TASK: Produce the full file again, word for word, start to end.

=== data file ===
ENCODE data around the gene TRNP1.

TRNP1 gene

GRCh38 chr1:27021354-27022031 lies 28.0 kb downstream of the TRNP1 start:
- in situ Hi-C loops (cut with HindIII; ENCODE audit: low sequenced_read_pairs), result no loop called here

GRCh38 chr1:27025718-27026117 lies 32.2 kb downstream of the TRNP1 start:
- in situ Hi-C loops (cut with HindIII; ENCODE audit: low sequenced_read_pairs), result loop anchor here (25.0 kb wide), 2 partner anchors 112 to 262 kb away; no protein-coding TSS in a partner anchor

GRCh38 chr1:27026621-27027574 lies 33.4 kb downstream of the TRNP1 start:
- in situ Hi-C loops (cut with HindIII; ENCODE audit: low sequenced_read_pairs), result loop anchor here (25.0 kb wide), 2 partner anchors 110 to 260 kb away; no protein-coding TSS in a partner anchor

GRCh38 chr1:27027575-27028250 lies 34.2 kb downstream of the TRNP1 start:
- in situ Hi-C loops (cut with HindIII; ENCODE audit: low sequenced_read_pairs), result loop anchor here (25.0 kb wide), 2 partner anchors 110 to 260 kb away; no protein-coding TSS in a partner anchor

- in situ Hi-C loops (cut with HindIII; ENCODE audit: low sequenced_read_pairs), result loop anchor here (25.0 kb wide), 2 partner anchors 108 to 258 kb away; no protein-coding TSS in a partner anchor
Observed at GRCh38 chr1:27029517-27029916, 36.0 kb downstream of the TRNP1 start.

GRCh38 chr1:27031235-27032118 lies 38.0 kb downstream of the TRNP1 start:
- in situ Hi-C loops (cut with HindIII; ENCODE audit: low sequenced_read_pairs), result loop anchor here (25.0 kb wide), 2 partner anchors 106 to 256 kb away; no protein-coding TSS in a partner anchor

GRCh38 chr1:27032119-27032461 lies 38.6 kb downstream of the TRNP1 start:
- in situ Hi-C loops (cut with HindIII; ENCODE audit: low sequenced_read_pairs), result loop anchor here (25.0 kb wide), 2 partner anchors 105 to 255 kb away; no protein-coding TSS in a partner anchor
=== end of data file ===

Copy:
ENCODE data around the gene TRNP1.

TRNP1 gene

GRCh38 chr1:27021354-27022031 lies 28.0 kb downstream of the TRNP1 start:
- in situ Hi-C loops (cut with HindIII; ENCODE audit: low sequenced_read_pairs), result no loop called here

GRCh38 chr1:27025718-27026117 lies 32.2 kb downstream of the TRNP1 start:
- in situ Hi-C loops (cut with HindIII; ENCODE audit: low sequenced_read_pairs), result loop anchor here (25.0 kb wide), 2 partner anchors 112 to 262 kb away; no protein-coding TSS in a partner anchor

GRCh38 chr1:27026621-27027574 lies 33.4 kb downstream of the TRNP1 start:
- in situ Hi-C loops (cut with HindIII; ENCODE audit: low sequenced_read_pairs), result loop anchor here (25.0 kb wide), 2 partner anchors 110 to 260 kb away; no protein-coding TSS in a partner anchor

GRCh38 chr1:27027575-27028250 lies 34.2 kb downstream of the TRNP1 start:
- in situ Hi-C loops (cut with HindIII; ENCODE audit: low sequenced_read_pairs), result loop anchor here (25.0 kb wide), 2 partner anchors 110 to 260 kb away; no protein-coding TSS in a partner anchor

- in situ Hi-C loops (cut with HindIII; ENCODE audit: low sequenced_read_pairs), result loop anchor here (25.0 kb wide), 2 partner anchors 108 to 258 kb away; no protein-coding TSS in a partner anchor
Observed at GRCh38 chr1:27029517-27029916, 36.0 kb downstream of the TRNP1 start.

GRCh38 chr1:27031235-27032118 lies 38.0 kb downstream of the TRNP1 start:
- in situ Hi-C loops (cut with HindIII; ENCODE audit: low sequenced_read_pairs), result loop anchor here (25.0 kb wide), 2 partner anchors 106 to 256 kb away; no protein-coding TSS in a partner anchor

GRCh38 chr1:27032119-27032461 lies 38.6 kb downstream of the TRNP1 start:
- in situ Hi-C loops (cut with HindIII; ENCODE audit: low sequenced_read_pairs), result loop anchor here (25.0 kb wide), 2 partner anchors 105 to 255 kb away; no protein-coding TSS in a partner anchor